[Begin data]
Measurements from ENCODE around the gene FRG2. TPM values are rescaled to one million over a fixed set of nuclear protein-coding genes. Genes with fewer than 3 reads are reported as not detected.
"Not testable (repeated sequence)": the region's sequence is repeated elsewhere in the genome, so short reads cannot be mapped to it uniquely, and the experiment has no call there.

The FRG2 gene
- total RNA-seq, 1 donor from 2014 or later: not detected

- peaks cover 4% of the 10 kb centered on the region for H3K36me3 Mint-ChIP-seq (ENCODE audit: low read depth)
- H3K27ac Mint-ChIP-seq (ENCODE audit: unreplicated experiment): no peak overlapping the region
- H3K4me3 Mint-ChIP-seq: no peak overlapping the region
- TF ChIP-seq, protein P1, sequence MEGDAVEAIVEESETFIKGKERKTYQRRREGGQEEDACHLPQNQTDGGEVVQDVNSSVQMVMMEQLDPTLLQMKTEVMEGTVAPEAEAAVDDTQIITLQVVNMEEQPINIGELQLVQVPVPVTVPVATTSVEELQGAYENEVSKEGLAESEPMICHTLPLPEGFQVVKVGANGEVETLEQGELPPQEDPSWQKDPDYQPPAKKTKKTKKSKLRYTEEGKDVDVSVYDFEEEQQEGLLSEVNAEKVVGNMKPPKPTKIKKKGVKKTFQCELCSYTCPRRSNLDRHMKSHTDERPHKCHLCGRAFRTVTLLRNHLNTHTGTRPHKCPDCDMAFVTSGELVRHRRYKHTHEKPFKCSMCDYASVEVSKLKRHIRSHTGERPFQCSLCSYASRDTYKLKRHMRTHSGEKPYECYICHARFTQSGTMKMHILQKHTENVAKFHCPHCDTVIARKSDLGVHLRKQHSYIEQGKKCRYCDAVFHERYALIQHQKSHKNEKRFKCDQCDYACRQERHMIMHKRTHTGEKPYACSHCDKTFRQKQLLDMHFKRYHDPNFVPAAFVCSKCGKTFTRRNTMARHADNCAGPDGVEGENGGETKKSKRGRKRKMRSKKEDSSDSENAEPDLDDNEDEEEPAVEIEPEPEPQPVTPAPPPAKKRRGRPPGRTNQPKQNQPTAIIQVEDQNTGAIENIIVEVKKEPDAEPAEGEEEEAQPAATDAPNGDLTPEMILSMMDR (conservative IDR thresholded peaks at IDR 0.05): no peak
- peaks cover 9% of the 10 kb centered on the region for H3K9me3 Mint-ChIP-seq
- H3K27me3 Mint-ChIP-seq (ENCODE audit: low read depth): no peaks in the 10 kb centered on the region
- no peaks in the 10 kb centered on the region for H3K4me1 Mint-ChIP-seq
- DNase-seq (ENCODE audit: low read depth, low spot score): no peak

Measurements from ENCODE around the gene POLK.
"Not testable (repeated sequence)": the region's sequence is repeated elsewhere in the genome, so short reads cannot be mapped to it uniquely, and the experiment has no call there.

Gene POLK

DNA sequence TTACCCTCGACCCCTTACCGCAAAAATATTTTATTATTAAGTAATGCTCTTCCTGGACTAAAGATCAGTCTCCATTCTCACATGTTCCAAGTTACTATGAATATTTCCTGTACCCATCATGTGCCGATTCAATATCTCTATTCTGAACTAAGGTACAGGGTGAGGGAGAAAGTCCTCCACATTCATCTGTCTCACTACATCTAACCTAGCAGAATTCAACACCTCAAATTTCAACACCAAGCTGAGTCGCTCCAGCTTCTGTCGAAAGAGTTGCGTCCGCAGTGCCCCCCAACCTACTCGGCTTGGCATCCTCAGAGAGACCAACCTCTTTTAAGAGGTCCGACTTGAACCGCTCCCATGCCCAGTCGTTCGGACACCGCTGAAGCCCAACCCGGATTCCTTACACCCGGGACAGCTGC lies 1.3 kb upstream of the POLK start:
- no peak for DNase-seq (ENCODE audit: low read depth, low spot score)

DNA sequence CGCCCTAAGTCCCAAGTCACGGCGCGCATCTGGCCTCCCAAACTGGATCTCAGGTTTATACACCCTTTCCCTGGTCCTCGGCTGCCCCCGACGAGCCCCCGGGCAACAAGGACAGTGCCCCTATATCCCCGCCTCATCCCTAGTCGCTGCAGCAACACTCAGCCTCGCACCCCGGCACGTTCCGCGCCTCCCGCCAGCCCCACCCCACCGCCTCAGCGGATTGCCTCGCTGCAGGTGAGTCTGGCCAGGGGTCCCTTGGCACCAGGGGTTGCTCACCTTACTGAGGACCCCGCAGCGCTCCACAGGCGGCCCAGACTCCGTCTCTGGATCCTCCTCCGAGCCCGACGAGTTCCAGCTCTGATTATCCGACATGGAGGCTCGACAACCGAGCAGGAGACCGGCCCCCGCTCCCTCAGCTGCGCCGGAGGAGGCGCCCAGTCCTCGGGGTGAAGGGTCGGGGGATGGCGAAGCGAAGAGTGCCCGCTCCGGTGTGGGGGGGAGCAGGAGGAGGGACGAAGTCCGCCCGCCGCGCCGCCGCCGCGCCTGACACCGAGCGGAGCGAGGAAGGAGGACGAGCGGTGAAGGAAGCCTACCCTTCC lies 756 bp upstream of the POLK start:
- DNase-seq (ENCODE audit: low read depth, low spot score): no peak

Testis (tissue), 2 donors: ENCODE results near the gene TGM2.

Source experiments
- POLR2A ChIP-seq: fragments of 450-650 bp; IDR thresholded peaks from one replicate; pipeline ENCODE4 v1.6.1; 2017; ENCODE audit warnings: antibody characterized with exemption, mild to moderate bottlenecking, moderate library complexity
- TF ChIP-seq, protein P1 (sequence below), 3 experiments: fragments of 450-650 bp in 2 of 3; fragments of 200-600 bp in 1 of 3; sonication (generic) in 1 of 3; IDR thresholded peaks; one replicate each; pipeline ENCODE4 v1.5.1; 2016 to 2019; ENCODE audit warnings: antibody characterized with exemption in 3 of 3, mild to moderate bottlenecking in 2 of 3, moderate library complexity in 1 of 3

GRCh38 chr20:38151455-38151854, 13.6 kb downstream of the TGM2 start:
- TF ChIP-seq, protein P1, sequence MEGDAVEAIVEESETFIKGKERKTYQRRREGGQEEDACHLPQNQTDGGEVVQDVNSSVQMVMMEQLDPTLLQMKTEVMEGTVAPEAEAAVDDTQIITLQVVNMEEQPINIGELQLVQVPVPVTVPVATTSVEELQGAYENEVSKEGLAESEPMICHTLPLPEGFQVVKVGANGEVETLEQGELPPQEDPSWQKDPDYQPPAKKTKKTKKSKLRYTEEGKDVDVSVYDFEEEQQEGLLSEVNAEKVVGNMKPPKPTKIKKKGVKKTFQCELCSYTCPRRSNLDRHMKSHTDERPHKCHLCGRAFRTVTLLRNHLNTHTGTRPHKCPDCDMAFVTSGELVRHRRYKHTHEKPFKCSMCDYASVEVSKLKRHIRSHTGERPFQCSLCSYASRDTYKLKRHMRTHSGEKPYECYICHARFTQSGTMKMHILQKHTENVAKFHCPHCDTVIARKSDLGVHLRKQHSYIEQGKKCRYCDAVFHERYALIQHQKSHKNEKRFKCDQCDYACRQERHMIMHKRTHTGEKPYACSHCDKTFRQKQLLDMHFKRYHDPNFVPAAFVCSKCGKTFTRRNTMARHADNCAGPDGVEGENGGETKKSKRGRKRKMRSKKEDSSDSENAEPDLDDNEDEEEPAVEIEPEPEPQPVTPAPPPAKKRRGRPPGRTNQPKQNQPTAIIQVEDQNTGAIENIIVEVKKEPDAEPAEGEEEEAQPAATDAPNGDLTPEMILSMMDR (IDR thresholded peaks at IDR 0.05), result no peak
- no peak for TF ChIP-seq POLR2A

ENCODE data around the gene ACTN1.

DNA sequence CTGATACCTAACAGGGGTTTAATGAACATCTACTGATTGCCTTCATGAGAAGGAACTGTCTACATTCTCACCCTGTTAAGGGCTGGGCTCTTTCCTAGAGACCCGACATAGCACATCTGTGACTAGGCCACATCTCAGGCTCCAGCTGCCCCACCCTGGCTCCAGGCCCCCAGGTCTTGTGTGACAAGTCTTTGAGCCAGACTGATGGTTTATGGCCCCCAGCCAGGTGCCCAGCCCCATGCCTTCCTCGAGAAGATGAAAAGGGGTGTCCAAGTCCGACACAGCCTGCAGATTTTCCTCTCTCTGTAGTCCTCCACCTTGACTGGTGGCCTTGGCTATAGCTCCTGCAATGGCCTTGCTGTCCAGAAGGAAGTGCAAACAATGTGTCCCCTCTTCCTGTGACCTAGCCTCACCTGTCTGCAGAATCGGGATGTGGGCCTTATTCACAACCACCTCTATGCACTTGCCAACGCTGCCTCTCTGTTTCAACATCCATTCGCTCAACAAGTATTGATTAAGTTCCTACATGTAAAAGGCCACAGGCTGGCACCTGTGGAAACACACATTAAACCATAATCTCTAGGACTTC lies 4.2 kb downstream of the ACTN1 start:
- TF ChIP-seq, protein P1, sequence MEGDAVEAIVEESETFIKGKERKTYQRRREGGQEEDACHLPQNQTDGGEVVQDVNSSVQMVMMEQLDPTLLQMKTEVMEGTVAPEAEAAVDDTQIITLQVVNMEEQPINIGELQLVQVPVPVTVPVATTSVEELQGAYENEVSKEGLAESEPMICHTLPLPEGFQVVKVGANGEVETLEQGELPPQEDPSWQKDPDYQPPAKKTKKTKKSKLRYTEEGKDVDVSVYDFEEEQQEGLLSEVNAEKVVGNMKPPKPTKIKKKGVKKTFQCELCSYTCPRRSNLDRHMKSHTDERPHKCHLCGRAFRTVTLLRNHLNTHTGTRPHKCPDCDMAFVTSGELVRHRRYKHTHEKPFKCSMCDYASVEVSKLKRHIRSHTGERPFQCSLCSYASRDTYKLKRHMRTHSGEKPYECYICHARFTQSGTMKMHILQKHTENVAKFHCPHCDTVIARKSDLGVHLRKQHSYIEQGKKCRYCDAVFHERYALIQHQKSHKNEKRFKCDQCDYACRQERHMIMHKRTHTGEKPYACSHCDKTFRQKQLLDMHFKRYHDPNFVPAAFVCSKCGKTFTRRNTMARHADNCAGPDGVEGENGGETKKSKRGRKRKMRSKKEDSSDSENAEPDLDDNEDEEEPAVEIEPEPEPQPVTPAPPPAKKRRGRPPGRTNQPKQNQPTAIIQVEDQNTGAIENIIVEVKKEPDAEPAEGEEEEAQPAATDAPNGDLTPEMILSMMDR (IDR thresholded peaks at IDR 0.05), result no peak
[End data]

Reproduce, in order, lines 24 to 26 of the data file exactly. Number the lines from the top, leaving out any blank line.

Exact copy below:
GRCh38 chr20:38151455-38151854, 13.6 kb downstream of the TGM2 start:
- TF ChIP-seq, protein P1, sequence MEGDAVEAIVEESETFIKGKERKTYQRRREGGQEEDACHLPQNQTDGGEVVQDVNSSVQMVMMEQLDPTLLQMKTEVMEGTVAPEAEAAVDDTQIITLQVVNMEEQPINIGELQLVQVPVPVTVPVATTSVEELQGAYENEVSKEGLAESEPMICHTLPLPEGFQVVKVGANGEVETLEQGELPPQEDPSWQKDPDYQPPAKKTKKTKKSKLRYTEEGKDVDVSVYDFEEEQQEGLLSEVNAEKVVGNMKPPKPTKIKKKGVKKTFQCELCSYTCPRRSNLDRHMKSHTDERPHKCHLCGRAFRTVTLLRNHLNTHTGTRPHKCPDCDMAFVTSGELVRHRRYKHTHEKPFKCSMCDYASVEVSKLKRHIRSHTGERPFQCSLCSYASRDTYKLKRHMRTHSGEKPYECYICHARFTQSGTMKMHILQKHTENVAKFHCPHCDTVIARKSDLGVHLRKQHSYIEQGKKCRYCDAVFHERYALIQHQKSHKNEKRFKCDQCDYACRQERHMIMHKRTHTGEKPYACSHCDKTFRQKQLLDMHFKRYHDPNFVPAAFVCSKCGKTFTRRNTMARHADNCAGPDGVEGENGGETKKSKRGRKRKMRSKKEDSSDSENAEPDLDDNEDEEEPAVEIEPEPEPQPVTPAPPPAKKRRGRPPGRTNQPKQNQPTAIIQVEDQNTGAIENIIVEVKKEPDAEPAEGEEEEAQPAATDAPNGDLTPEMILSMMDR (IDR thresholded peaks at IDR 0.05), result no peak
- no peak for TF ChIP-seq POLR2A